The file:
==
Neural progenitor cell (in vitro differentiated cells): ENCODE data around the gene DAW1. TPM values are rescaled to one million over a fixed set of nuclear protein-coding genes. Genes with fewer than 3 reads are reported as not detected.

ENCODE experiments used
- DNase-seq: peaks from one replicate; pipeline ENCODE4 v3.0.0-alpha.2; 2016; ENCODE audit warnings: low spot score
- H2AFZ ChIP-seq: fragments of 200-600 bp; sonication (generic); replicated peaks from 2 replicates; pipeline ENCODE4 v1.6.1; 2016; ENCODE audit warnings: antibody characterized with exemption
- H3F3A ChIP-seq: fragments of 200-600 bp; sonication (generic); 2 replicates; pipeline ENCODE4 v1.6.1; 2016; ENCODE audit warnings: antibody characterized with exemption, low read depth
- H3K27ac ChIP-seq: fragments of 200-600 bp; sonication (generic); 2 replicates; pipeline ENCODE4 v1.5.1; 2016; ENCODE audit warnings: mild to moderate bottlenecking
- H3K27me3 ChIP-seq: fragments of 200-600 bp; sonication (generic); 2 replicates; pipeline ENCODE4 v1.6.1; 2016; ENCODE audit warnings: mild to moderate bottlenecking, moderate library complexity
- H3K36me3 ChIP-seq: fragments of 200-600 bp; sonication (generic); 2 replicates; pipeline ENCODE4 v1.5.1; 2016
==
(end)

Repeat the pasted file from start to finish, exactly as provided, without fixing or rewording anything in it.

Neural progenitor cell (in vitro differentiated cells): ENCODE data around the gene DAW1. TPM values are rescaled to one million over a fixed set of nuclear protein-coding genes. Genes with fewer than 3 reads are reported as not detected.

ENCODE experiments used
- DNase-seq: peaks from one replicate; pipeline ENCODE4 v3.0.0-alpha.2; 2016; ENCODE audit warnings: low spot score
- H2AFZ ChIP-seq: fragments of 200-600 bp; sonication (generic); replicated peaks from 2 replicates; pipeline ENCODE4 v1.6.1; 2016; ENCODE audit warnings: antibody characterized with exemption
- H3F3A ChIP-seq: fragments of 200-600 bp; sonication (generic); 2 replicates; pipeline ENCODE4 v1.6.1; 2016; ENCODE audit warnings: antibody characterized with exemption, low read depth
- H3K27ac ChIP-seq: fragments of 200-600 bp; sonication (generic); 2 replicates; pipeline ENCODE4 v1.5.1; 2016; ENCODE audit warnings: mild to moderate bottlenecking
- H3K27me3 ChIP-seq: fragments of 200-600 bp; sonication (generic); 2 replicates; pipeline ENCODE4 v1.6.1; 2016; ENCODE audit warnings: mild to moderate bottlenecking, moderate library complexity
- H3K36me3 ChIP-seq: fragments of 200-600 bp; sonication (generic); 2 replicates; pipeline ENCODE4 v1.5.1; 2016